Vessels in port
Napier Port chemical leak under control
A chemical leak which closed part of Napier Port earlier today, Dec. 17, has now been contained. Inspectors found a small amount of sodium hydroxide, a corrosive and potentially flammable chemical, on the outside of four containers unloaded from a ship this morning. The port was closed after the spill was discovered and the fire service was called in to decontaminate the scene. Three fire trucks, along with a combined hazardous materials unit and command centre were sent to the port at 8.20am. Fire Service spokesman Mike Wanoa said there was no danger to the public because a secure area of the port was blocked off. Fire crews had decontaminated the area by 3pm, isolating the four containers and repairing a fifth container - believed to be the source of the leak. The source container remained cordoned off.
Hazardous solvent spill at Napier Port
The cleanup of a hazardous chemical spill at Napier Port on Tuesday is still under way. The leak came from a container of methyl ethyl ketone, which is classified as a hazardous substance and used as a solvent. The Fire Service has put a 100-metre exclusion zone around the container after it was notified of the leak on Tuesday morning. It oversaw the opening of the container earlier in the day, allowing fumes from the leaking drum to dissipate. Fire crews were still working in the afternoon to remove the undamaged drums from the container and wash them down. The damaged drum will be taken to a hazardous goods storage facility. http://www.stuff.co.nz/environment/86725646/unknown-chemical-spill-at-napier-port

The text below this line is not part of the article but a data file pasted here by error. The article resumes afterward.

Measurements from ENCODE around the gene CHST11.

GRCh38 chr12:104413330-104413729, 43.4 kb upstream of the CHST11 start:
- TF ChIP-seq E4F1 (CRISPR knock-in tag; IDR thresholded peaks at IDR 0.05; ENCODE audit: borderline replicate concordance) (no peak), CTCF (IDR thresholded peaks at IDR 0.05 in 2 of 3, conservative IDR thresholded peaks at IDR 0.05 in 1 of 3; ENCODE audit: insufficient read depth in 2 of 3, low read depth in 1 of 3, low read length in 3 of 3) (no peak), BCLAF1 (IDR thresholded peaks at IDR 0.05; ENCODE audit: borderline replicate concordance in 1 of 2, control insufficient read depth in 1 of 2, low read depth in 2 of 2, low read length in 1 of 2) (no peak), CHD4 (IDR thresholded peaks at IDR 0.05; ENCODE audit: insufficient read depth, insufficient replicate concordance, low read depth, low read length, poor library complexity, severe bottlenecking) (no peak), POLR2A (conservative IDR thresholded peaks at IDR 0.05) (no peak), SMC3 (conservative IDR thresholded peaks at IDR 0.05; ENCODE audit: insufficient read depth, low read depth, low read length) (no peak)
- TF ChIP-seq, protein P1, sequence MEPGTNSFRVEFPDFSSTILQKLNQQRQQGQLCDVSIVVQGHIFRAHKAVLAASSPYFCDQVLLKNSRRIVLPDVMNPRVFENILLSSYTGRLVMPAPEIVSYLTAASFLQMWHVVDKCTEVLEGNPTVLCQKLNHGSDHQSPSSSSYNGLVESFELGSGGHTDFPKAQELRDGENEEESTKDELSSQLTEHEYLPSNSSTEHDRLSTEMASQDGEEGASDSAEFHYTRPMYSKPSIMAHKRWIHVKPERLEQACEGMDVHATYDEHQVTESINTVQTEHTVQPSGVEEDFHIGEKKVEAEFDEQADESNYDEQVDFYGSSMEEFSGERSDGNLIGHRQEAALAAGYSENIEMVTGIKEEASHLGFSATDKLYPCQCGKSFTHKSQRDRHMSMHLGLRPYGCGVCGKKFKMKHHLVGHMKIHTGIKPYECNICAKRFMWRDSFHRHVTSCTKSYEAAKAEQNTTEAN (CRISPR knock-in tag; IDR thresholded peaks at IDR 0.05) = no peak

Dredging under way
Tonnes of sand on the sea floor below the shipping channel into Napier Port will be dredged in the next fortnight by a specialist ship. The MV Pelican, described as a trailer suction dredge, began working in the harbour on Friday and is expected to operate up to 24 hours a day, moving sand from the harbour entrance. The 62m-long Timaru-based dredge is moving the sand to an area about 500m from shore near Bay View and Westshore. Westshore resident Larry Dallimore, a long-time campaigner for the health of the region's coastlines, welcomed the dredging, saying the sand being moved west from the port would help replenish the erosion-plagued Bay View and Westshore beaches. Mr Dallimore has been lobbying Napier City Council to come up with a solution to the erosion issue for years. "This is not a fix but ratepayers will be grateful for this corporate responsibility from the port," he said. Regional harbourmaster Phil Norman has warned all vessels in the harbour to keep clear of the dredge at all times. http://www.nzherald.co.nz/hawkes-bay-today/news/article.cfm?c_id=1503462&objectid=11473480Upload News